Everyone knows what to expect from Clayton Kershaw and Zack Greinke on the hill. Brett Anderson has been great and surprisingly healthy this season for the Dodgers, but another pitcher has kept the Dodgers afloat despite season-ending injuries to Hyun-jin Ryu and Brandon McCarthy.
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In November, the Dodgers acquired Mike Bolsinger from the Arizona Diamondbacks for cash considerations. About a year earlier, they had done the same with Justin Turner of the New York Mets, and we all know how that worked out.
With the rest of the moves in the offseason, it seemed unlikely that Bolsinger would have much of an impact on the 2015 Dodgers. Andrew Friedman and Farhan Zaidi had brought in Anderson and McCarthy to solidify the rotation behind Kershaw, Greinke and Ryu. They had also taken a waiver on pretty much every inexpensive starter on the market, including Scott Baker, David Huff and the then-injured Brandon Beachy. They were low-risk moves with little guaranteed money, and any quality innings they could give the Dodgers would be well worth it.
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Ryu won’t pitch in a game in 2015, and McCarthy will likely be out until next years’ all-star break after undergoing Tommy John surgery. They turned to Bolsinger and Carlos Frias to fill out the back of the rotation, and while Frias is currently on the DL, Bolsinger has shown that he absolutely deserves a starting spot on this team.
In 15 starts, Bolsinger has posted a 2.79 ERA and 2.78 FIP, both of which aren’t too far off the marks posted by Kershaw and Greinke. His xFIP, which indicates his FIP with a league-average 10.5 percent home run/fly ball rate, is 3.29. 15.9 percent of fly balls hit off him last year left the park, where only 5.1 percent this year have done so, which is really just one of the improvements Bolsinger has shown as a Dodger as opposed to his time in Arizona.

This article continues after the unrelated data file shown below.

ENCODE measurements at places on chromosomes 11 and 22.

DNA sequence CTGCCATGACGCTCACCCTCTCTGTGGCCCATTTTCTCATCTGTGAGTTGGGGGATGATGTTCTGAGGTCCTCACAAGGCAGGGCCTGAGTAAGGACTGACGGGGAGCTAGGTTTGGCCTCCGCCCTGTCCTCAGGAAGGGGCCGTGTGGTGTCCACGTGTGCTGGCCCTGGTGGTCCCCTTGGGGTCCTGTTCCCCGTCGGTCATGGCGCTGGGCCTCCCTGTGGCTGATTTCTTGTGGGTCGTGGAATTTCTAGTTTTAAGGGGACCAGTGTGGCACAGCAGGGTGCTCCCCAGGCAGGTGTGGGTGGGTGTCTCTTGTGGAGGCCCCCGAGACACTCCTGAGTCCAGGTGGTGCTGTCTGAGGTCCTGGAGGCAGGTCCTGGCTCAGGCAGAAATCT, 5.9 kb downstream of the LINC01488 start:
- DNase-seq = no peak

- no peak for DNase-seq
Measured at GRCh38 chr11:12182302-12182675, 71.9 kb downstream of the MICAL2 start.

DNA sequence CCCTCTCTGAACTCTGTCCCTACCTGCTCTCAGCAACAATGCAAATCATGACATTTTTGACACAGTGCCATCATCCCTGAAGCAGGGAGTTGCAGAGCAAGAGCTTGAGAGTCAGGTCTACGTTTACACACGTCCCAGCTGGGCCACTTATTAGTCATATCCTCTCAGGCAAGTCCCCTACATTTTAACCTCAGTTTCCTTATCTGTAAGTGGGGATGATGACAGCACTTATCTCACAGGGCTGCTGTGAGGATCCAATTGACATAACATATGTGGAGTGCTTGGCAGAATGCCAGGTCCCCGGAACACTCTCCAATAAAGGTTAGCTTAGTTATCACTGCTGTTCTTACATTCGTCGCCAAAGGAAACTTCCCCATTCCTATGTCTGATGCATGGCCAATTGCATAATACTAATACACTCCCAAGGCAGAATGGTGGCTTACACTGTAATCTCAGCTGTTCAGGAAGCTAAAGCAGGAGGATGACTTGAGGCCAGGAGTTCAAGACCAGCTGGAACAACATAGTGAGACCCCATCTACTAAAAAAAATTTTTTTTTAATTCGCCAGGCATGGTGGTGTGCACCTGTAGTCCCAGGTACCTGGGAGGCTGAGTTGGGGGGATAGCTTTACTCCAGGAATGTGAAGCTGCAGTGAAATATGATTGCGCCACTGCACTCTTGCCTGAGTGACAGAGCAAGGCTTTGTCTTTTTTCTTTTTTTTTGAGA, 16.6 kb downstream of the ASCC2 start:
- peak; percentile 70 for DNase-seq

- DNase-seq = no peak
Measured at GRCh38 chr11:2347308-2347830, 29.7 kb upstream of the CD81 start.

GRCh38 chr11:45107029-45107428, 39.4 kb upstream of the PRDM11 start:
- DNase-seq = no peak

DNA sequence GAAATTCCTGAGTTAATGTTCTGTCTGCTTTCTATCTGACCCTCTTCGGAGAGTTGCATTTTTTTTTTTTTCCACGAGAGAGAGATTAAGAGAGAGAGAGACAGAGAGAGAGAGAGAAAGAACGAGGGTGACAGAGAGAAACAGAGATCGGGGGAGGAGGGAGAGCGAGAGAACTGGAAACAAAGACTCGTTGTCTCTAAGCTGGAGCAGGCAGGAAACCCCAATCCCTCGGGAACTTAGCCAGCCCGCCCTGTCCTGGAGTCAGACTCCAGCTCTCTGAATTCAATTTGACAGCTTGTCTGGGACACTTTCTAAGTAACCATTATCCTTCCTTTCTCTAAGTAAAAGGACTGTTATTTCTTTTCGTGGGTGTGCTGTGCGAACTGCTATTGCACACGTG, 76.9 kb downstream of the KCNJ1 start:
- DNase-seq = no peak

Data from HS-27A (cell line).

Bolsinger has already thrown 32 more innings than he did last year, and is giving up less hits and home runs per nine innings than he did last year. His walk rate is slightly higher and his strikeout rate is slightly lower than last season, but his .294 BABIP against shows that he’s not really getting lucky or flukey. His home run rate should regress to towards the average, but if he finishes the season with an ERA in the 3.00-3.50 range, he will still have been a steal. They bought him from Arizona expecting a spot starter, but Bolsinger has been phenomenal this year.
Among pitchers with at least 80 innings pitched this season, Bolsinger has the 17th lowest ERA (tied with potential future Dodger Johnny Cueto) and the 13th lowest FIP (tied with potential future Dodger David Price). These are two guys that many teams, including the Dodgers, are hoping to land for some top-10 organizational prospects in the coming weeks.
Both Cueto and Price are free agents at the end of the year, while Bolsinger won’t be a free agent until 2021 and won’t be arbitration-eligible until 2018.
I’m not saying the Dodgers shouldn’t still go after a guy like Price or Cueto, as Bolsinger hasn’t shown the ability yet to go deep into games. He’s only gone six or more innings in six of his 15 starts, and his numbers are much worse his third time through the lineup. The first two times through the lineup, Bolsinger has allowed a total of 13 runs and has walked 17 batters in 265 plate appearances. In Bolsinger’s third time through the lineup, he’s allowed 13 runs and walked 11 batters, in nearly 200 fewer plate appearances.
As Bolsinger progresses, he’ll have to show the ability to go deep in games to justify his appearance on stat leaderboards with guys like Cueto and Price. However, given the small price they paid to acquire him, the amount of team control, and his roughly $500,000 cost this season, Bolsinger might be the most valuable starter in the Dodgers’ rotation.